Bell Q2 2012 Results

Bell Q2 2012 Results

Wow, another great quarter from Bell.  They really seem to be executing at a new level.  I bet the private equity firms who were going to buy BCE are kicking themselves right now?

Gross Adds

Gross adds were good for Q2, although down 10% Y/Y and down 4% for postpaid gross, but so were Rogers (down 14% and down 7%postpaid) and TELUS (down 12% and down 8% postpaid).

 

Net Adds

Overall Nets were up a healthy 29% up at 47,208 which was significantly better than Rogers and TELUS who both has lower nets Y/Y.  But one should take into account that Postpaid Nets were only up 8% at 102,067 and that the lower net losses on prepaid drove most of the overall net growth.  Bell has now had 10 consecutive quarters of negative nets in prepaid.  In fact the prepaid base is shrinking so quickly, it is improving blended churn and blended ARPU metrics.  By comparison, Rogers was down 70% Y/Y for overall nets and down 19% for postpaid nets, from 108,000 to 87,000.   A solid adds quarter for Bell considering the market.

 

Churn

Blended churn improved dramatically from 2.0% last Q2 to 1.7%, the lowest since Q2 09, or 12 quarters!  This is a very good result, but before we celebrate too much, both Rogers and TELUS (Q2-11:1.67% down to Q2-12:1.39%) also enjoyed good churn improvements, suggesting that there might be more than meets the eye.  Firstly since Bell has a much small base of prepaid subscribers, their impact on blended churn is less.  Or calculations suggest that as much as 25bps of blended churn can be attributed to the shrinking prepaid base.  Secondly and more significantly, we believe there were few churners in many carriers, including Verizon and AT&T who had their best churn numbers in many years.  We think this is the iPhone 5 effect.  Despite enormous success, many Androidphiles waited for the prices to drop on the Samsung Galaxy S III, which is probably the best phone ever made…so far.  At $700 without a contract and over $200 on a three year contract, the Samsung Galaxy S III is still a very expensive Android device.  A recent survey showed that up to 90% of current iPhone users intend to upgrade to an iPhone 5.  So anyone who has an Apple device did not move carrier this quarter.  The same goes for RIM, where loyal RIM users see no reason to change carriers until a new RIM device emerges.  We suspect they will wait for BB10 before moving.  If we assume that Apple has about 30% market share a year ago and RIM 40%, at least 70% of smartphone users are playing a waiting game.  So we believe that all the smartphone churn was probably subscribers leaving RIM to go to Android?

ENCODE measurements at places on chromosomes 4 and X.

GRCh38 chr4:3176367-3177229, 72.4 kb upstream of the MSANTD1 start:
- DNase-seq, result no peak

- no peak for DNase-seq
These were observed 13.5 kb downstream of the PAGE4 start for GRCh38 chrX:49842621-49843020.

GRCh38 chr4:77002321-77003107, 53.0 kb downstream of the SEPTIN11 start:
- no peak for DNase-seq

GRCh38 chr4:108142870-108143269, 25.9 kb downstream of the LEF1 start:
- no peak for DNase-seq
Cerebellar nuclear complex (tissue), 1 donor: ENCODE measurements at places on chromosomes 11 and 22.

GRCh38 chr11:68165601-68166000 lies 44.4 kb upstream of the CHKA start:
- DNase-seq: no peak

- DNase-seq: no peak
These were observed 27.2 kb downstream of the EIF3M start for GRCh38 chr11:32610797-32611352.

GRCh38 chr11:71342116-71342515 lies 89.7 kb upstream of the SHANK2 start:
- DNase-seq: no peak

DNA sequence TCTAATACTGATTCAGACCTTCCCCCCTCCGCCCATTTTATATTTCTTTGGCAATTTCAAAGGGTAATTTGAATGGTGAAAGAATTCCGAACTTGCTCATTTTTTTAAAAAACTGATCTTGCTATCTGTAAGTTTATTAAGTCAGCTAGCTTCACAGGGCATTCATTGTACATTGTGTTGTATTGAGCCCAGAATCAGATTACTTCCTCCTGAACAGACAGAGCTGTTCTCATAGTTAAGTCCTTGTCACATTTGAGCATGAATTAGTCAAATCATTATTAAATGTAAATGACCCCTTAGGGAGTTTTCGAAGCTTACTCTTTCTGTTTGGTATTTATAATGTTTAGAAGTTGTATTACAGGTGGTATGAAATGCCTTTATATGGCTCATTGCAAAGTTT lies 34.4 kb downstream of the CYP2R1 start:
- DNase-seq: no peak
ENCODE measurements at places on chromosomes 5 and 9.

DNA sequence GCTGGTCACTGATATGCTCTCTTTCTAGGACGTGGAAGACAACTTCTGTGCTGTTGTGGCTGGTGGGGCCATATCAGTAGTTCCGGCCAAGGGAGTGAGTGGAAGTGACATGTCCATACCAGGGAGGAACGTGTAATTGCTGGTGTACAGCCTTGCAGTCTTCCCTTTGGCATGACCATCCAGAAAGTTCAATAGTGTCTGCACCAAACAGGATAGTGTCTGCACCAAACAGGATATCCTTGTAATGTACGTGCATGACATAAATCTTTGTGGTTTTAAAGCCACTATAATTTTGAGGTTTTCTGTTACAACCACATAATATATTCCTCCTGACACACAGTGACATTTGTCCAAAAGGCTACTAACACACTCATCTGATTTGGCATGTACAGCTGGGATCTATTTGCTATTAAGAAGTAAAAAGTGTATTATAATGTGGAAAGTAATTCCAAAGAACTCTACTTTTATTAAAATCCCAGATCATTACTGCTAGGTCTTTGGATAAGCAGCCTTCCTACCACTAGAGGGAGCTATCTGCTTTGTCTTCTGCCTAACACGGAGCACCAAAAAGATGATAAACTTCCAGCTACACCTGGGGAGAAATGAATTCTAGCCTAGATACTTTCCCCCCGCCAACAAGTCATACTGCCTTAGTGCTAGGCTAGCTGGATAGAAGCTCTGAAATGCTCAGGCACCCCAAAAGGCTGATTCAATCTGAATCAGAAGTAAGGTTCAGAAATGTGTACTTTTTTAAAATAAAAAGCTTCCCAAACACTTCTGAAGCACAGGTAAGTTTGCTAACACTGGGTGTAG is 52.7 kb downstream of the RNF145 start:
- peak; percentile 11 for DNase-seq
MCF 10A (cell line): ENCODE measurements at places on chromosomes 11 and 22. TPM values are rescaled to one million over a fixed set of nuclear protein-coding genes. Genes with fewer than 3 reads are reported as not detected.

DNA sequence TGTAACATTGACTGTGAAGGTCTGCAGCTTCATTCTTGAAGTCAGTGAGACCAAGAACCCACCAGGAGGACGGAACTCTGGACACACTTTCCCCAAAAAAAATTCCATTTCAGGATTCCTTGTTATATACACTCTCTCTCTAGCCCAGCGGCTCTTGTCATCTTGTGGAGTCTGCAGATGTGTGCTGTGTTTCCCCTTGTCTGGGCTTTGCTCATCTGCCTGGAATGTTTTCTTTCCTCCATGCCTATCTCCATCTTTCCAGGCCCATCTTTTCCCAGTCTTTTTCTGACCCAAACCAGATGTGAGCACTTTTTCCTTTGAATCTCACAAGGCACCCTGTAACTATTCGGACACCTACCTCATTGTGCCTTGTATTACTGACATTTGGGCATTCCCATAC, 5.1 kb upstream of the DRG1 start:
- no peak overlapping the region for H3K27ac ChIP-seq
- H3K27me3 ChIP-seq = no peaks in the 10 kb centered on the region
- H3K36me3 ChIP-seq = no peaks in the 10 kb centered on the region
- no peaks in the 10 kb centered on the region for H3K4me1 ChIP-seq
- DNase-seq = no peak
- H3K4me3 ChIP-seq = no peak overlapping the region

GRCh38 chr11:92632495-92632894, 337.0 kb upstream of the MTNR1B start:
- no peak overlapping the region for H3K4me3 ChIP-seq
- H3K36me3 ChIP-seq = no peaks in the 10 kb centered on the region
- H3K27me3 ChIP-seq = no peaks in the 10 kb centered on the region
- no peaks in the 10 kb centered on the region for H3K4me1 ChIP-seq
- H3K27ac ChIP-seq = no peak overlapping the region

Blended Churn Share Incumbents Bell

Bell’s share of blended churn increase sequentially but was down y/y

In a quarter where all carriers move in the same direction, share is often the best way to determine the winners and losers.  From a share of churn perspective, Bell and TELUS were down Y/Y but only Bell was up sequentially over Q1.  The pattern is the same, but more dramatic in postpaid churn.  Bell’s share of postpaid churn was up to 34.1% (Q2-11 was 32.8% and Q1-12 was 32.4%).  While Rogers still lost the most postpaid customers, they have a larger base.  See the charts.

Postpaid Churn Share Incumbents

Bells share of postpaid churn increases

 

 

ARPU

Blended ARPU was up a healthy 4.5% of blended ARPU growth.  Bell says a combination of lower voice and higher data revenue growth of 31.1% pushed the Blended ARPU higher.  While we are impressed with the data growth, the voice declines are not good news especially considering that Bell had an unusually good quarter in terms of MoU improvement of 7% Y/Y bringing this metric North of 300 for the first time since Q3 2009.  As with churn, some of the Blended ARPU improvement can be attributed to a smaller prepaid base.  We have not done the math yet, but will update once we have.  Either way, ARPU growth is always a good thing especially when Rogers is experiencing ARPU declines in the same market conditions.

 

Revenue and EBITDA

Revenue was up 6.7%, mainly due to more subscribers, more smartphones and more data usage.  Bell’s wireless EBITDA grew a huge 20.9% to $556m.  This is a fantastic result.  Bell says it is the best since Q1-07, but this might actually be the best ever?  Don’t forget that this was on the back of lower gross and churn, improving both COA and COR spend.  COA per subscriber was also lower and Bell has been working hard at their costs.  A great result, well done.

Conclusion

A great quarter, difficult to find anything wrong with it.  Well done.

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